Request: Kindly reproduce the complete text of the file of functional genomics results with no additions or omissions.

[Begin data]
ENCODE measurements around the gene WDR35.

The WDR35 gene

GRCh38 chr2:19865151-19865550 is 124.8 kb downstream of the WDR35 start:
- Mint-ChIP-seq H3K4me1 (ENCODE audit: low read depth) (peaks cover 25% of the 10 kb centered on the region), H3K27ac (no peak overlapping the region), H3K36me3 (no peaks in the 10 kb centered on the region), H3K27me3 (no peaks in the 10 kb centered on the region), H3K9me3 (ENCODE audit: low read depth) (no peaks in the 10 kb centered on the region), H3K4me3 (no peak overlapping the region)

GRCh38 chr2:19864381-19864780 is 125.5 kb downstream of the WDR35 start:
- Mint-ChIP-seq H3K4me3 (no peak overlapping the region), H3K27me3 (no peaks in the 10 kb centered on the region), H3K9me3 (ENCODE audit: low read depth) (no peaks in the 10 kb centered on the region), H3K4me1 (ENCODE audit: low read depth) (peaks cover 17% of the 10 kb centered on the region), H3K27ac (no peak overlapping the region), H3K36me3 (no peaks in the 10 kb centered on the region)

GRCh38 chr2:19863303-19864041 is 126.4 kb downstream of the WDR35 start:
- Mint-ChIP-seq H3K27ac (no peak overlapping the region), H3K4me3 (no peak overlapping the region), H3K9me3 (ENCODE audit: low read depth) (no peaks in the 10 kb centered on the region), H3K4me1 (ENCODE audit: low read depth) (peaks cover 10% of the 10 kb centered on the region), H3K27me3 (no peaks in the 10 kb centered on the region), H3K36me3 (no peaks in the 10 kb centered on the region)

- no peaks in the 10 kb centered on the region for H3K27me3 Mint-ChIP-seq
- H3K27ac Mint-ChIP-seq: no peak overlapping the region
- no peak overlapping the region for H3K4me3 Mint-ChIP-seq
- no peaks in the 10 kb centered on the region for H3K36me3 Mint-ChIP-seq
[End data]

ENCODE measurements around the gene WDR35.

The WDR35 gene

GRCh38 chr2:19865151-19865550 is 124.8 kb downstream of the WDR35 start:
- Mint-ChIP-seq H3K4me1 (ENCODE audit: low read depth) (peaks cover 25% of the 10 kb centered on the region), H3K27ac (no peak overlapping the region), H3K36me3 (no peaks in the 10 kb centered on the region), H3K27me3 (no peaks in the 10 kb centered on the region), H3K9me3 (ENCODE audit: low read depth) (no peaks in the 10 kb centered on the region), H3K4me3 (no peak overlapping the region)

GRCh38 chr2:19864381-19864780 is 125.5 kb downstream of the WDR35 start:
- Mint-ChIP-seq H3K4me3 (no peak overlapping the region), H3K27me3 (no peaks in the 10 kb centered on the region), H3K9me3 (ENCODE audit: low read depth) (no peaks in the 10 kb centered on the region), H3K4me1 (ENCODE audit: low read depth) (peaks cover 17% of the 10 kb centered on the region), H3K27ac (no peak overlapping the region), H3K36me3 (no peaks in the 10 kb centered on the region)

GRCh38 chr2:19863303-19864041 is 126.4 kb downstream of the WDR35 start:
- Mint-ChIP-seq H3K27ac (no peak overlapping the region), H3K4me3 (no peak overlapping the region), H3K9me3 (ENCODE audit: low read depth) (no peaks in the 10 kb centered on the region), H3K4me1 (ENCODE audit: low read depth) (peaks cover 10% of the 10 kb centered on the region), H3K27me3 (no peaks in the 10 kb centered on the region), H3K36me3 (no peaks in the 10 kb centered on the region)

- no peaks in the 10 kb centered on the region for H3K27me3 Mint-ChIP-seq
- H3K27ac Mint-ChIP-seq: no peak overlapping the region
- no peak overlapping the region for H3K4me3 Mint-ChIP-seq
- no peaks in the 10 kb centered on the region for H3K36me3 Mint-ChIP-seq